On this Trans Day of Remembrance, we should also look forward and ask how we can make things better. The past year has seen some progress on trans rights in places as diverse as Dallas, Texas, and Mexico City. Five Canadian provinces have recently added to their human rights codes explicit protection against discrimination, but it is clear that much more remains to be done to build a more inclusive Canada where transgender and gender-variant Canadians can participate fully and live without fear.

At the federal level, the Senate remains the last obstacle to full legal equality for the trans community. It has now held up passage of Bill C-279 for nearly two years after its approval by the House of Commons.

Once again on this Trans Day of Remembrance, we urge the Senate to pass this legislation without further delay.

Protection of Canada from Terrorists Act November 18th, 2014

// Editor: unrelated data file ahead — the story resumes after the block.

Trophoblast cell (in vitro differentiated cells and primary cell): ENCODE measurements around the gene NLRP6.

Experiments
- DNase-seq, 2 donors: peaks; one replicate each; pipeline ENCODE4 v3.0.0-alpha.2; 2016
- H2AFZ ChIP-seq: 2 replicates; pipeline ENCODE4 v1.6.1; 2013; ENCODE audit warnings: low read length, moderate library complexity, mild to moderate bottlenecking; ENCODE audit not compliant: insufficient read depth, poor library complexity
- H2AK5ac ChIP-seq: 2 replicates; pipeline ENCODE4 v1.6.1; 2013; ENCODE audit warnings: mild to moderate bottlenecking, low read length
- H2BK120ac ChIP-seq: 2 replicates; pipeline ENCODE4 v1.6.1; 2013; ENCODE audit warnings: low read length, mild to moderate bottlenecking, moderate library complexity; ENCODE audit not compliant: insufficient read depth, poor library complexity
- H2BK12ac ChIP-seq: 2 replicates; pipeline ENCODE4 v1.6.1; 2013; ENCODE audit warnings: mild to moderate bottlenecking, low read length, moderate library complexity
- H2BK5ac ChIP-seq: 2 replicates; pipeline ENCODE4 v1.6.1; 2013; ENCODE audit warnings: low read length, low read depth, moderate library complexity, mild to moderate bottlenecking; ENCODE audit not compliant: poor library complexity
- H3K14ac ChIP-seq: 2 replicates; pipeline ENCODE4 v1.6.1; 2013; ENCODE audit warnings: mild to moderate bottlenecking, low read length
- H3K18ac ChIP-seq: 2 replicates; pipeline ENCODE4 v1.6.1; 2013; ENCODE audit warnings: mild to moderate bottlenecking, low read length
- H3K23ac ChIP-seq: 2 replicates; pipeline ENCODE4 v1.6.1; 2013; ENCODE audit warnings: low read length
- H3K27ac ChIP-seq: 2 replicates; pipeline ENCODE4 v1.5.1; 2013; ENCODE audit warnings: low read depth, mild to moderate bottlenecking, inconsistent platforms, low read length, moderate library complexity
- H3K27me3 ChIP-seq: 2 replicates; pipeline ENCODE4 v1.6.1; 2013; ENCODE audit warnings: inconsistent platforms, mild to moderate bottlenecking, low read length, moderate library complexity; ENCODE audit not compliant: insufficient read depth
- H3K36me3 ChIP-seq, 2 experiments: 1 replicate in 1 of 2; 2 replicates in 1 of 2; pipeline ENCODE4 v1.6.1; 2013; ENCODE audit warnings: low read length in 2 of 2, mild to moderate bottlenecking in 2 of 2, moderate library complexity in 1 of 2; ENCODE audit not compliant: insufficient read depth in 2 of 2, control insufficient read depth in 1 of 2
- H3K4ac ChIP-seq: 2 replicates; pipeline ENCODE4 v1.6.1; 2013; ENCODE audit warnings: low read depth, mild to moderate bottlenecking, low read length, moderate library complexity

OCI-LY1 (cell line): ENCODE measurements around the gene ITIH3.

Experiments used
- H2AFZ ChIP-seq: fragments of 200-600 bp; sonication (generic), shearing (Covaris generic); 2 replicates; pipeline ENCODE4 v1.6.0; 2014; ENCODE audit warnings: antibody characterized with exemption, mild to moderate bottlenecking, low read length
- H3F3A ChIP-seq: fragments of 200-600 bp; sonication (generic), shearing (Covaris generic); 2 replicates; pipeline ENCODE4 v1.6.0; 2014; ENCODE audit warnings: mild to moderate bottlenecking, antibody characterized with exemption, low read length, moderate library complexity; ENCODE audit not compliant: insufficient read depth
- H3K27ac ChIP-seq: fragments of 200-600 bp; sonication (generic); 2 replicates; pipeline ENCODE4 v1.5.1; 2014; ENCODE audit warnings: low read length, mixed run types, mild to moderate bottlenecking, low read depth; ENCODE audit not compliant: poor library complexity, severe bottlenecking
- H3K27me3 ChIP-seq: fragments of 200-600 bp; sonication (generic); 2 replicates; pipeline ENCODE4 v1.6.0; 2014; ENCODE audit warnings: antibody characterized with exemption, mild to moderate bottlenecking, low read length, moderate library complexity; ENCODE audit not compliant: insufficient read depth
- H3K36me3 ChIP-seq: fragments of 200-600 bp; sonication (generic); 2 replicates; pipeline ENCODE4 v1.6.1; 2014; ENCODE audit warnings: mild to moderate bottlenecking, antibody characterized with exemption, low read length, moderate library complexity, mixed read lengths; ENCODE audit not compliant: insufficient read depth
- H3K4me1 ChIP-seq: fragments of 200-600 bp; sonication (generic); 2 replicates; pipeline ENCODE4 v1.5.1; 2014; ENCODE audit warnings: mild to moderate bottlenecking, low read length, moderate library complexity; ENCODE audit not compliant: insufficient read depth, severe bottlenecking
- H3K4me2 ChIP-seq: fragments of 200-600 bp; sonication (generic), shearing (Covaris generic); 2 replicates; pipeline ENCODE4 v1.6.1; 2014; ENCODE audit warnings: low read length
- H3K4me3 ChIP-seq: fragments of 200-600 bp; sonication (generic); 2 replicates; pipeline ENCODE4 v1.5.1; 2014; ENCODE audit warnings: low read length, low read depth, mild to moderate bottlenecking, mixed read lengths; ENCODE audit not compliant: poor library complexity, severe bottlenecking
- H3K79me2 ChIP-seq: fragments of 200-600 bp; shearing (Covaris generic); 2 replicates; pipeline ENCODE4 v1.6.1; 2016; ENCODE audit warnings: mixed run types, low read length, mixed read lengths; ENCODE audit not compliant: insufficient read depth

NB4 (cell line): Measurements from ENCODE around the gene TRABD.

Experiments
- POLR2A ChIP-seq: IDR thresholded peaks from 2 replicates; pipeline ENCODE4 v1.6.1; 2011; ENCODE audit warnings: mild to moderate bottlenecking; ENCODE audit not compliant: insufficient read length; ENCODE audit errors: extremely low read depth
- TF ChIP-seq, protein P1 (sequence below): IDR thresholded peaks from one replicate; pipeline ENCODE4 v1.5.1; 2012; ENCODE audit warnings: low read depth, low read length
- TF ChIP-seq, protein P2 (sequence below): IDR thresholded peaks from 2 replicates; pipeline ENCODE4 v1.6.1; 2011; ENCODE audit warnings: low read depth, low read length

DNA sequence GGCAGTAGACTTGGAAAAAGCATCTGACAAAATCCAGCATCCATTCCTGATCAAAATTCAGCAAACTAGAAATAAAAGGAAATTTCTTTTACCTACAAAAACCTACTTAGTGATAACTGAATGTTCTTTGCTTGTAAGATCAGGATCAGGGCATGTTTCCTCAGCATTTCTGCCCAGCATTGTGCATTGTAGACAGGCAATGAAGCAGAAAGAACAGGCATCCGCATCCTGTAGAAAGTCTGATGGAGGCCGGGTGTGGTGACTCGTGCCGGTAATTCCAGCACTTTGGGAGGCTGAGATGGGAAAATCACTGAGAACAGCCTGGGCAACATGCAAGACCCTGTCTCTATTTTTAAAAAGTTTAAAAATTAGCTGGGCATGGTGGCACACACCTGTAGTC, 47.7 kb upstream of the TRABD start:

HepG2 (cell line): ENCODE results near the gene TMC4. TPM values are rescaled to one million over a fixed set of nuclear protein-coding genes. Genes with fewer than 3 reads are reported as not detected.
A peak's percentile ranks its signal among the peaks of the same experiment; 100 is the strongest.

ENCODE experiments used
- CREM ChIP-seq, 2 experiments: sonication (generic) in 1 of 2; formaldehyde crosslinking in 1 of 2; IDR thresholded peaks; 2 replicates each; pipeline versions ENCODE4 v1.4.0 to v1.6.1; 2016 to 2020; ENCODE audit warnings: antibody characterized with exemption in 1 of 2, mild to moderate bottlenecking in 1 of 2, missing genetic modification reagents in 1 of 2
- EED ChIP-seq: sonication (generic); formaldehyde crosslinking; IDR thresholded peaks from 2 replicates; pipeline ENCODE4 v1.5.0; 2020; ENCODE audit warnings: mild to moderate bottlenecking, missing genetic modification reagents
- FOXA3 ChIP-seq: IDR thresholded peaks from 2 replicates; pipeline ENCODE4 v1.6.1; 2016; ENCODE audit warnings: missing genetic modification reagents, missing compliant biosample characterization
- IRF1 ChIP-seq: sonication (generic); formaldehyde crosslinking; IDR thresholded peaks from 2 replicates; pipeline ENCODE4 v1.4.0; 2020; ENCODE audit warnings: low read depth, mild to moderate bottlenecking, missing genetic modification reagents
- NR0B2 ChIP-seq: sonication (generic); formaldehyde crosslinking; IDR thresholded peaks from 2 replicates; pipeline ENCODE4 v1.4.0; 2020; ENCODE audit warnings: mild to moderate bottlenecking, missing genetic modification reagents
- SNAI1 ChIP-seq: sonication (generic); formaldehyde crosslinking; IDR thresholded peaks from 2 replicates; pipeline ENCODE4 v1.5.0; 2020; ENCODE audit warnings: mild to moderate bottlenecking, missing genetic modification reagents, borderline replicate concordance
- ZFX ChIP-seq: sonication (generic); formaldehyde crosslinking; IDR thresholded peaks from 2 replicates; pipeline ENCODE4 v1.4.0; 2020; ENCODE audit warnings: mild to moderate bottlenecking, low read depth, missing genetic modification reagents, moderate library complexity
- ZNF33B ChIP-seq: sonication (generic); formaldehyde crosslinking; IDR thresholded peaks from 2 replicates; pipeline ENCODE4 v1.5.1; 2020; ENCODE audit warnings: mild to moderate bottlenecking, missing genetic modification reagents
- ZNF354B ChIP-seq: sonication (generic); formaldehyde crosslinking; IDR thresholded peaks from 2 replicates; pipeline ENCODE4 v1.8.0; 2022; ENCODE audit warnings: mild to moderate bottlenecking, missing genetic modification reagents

Mr. Speaker, I listened with interest to my colleague's speech. He raised a really essential point about this bill: if we are expanding CSIS' powers when the organization was established because of abuses of authority, then we certainly have to be looking at increasing accountability for CSIS.

I wonder if the member has any remarks about the current system of accountability in CSIS, especially in view of the annual report this year in which SIRC said that CSIS did not provide full and complete information in a timely manner to allow it to exercise its responsibilities for oversight.

That is a key of the hon. member's speech and of the essence of this bill.

Protection of Canada from Terrorists Act November 18th, 2014

Mr. Speaker, I listened with interest to the parliamentary secretary's speech on this legislation.